Language Juggling

I’m going to have to change my methods a bit, specifically in how I approach dealing with all of my target languages. For the record, currently I’m studying:

  • German
  • French
  • Russian
  • Spanish
  • Dutch

German is still more or less a task of vocabulary learning. The others, however, still involve a lot more, and trying to balance them all out is proving to be more difficult than I expected it to be.

When I first threw Dutch onto the pile, I figured I could just do a bit with each language each day. But even if I only put in 30 minutes a day with each one – which I wouldn’t be overly happy with – it would still be 2.5 hours a day, which sometimes, I just don’t have. The end result has been that while I hit a few languages each day, the others are often ignored almost entirely.

Rather than giving any up completely, however, I’m considering making a schedule of some sort, like having set days for certain languages. If I put in the time with those for the day and still have more time, I’ll “allow” myself to study something else. Or perhaps I’ll just keep better track of which languages I’ve been studying on what days, and just make sure that I make contact with all of them on a regular basis. I think this may be a better idea than a strict schedule, as I fear I wouldn’t stick to a set schedule very well.

For those of you who have tackled numerous languages at once, how have you handled this dilemma?

7 thoughts on “Language Juggling”

  1. Personally I’m trying hard to resist the temptation to look into another language until my Russian is at least at the point where my English is, which won’t be for several years. But one language in functional state beats two half-broken, half-unbuilt any time, I reckon.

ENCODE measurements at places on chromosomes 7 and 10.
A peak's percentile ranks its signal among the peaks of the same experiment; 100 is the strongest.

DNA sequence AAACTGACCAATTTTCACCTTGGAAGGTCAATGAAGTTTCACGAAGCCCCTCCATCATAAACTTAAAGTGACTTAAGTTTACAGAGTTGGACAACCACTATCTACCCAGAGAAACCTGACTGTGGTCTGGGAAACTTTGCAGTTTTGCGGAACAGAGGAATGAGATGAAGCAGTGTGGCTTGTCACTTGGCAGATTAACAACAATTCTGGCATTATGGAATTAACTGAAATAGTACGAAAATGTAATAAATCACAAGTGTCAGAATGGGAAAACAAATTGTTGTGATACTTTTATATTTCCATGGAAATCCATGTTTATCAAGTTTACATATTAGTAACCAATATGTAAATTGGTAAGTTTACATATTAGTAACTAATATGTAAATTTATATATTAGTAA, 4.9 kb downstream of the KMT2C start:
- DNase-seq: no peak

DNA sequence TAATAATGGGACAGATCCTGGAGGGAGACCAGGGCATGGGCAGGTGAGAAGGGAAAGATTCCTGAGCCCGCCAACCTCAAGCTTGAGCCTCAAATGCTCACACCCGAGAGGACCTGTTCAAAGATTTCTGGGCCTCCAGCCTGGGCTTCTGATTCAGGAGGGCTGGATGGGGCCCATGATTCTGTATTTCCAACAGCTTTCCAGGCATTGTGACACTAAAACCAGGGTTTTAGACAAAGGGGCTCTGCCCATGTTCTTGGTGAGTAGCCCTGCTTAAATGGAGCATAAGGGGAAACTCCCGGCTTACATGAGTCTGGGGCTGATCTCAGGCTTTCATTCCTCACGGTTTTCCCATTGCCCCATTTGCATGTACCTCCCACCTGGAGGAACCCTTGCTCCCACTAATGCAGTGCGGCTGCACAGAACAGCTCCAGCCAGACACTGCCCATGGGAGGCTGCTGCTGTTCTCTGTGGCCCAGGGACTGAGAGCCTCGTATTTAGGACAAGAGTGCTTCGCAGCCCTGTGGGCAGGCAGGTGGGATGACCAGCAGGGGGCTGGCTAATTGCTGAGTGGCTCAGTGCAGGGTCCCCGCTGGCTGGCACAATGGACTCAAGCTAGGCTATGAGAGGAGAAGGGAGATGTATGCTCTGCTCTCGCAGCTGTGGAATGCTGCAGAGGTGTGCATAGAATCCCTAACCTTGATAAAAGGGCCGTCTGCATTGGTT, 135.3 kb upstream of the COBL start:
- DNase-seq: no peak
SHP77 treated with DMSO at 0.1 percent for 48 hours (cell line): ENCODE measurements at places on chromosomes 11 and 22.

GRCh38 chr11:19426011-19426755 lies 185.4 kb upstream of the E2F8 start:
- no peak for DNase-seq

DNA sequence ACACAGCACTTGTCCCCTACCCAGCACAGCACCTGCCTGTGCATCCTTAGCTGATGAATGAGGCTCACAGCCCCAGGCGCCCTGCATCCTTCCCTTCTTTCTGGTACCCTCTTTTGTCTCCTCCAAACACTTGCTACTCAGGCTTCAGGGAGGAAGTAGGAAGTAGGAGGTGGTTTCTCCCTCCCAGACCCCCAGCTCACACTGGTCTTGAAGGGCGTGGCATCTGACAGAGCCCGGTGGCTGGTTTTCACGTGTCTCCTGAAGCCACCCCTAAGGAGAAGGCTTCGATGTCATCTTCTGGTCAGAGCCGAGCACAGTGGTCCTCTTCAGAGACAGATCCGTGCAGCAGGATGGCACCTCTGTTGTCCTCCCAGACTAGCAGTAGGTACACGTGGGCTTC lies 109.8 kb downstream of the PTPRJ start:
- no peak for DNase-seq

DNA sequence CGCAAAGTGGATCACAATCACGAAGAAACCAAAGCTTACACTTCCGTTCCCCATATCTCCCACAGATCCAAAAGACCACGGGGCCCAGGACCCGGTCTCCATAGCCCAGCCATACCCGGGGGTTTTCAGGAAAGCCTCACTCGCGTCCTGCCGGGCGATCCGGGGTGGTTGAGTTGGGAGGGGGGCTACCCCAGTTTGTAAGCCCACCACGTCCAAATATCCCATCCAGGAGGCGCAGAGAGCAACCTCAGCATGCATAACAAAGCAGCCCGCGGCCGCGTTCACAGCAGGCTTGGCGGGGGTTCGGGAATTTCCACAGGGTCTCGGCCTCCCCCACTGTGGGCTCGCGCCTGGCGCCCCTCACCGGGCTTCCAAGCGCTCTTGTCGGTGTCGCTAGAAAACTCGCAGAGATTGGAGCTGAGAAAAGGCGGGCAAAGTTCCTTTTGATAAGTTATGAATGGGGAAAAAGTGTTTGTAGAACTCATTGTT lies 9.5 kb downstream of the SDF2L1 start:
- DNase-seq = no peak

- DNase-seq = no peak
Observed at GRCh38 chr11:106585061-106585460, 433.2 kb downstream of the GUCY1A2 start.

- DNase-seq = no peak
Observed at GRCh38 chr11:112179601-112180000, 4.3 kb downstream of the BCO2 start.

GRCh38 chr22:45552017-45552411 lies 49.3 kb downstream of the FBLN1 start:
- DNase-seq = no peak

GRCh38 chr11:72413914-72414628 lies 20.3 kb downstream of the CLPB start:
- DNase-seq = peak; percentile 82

2. For those of you who have tackled numerous languages at once, how have you handled this dilemma? Poorly.

    Seriously, though, if you don’t need to know any of these languages, you’re best off setting your studies by inspiration than a schedule. Make sure you’ve got some music for all the languages on your MP3 and listen in spare moments. Then, make sure you’ve got a dedicated half-hour or hour a day for language. When that time comes, study whatever you feel like. With the music, you’ll have all the languages rolling around in your brain. With that, your own instinct will guide you to study where it will do the most good – where you’re most enthused, thus most likely to stay focused and maybe even go over your allotted time. Some languages will get more attention for a few days, others none at all. But with the music there, you’ll start missing the ones you haven’t studied and come back to them on your own.

    The program I propose is neither scientific nor efficient. But if this is something you’re doing over the course of years for personal satisfaction, not months to win a contest, you’ll probably learn about the same amount in the long term but you’ll have a cheerier attitude about “language time” than you’d have about the fact you “have to study German” because it’s what’s up on the rotation. Best of all, if you notice you just don’t seem to come back to a language, you’ll know you’re ready to drop it – at least until you pick it up again.

    I know there are people out there who are really competitive about how many languages they know well and how many they’re learning. Maybe it’s worth their while to mess with training schedules, etc. In my experience, however, I can ignore a language for as much as two or three months and after a couple hours of music and study it starts coming back. So, if you just want to be able to chat a little bit with others who speak your languages, don’t worry about day to day work to maintain language. Focus on a program that maintains the fun in language and you’ll achieve your goals over time.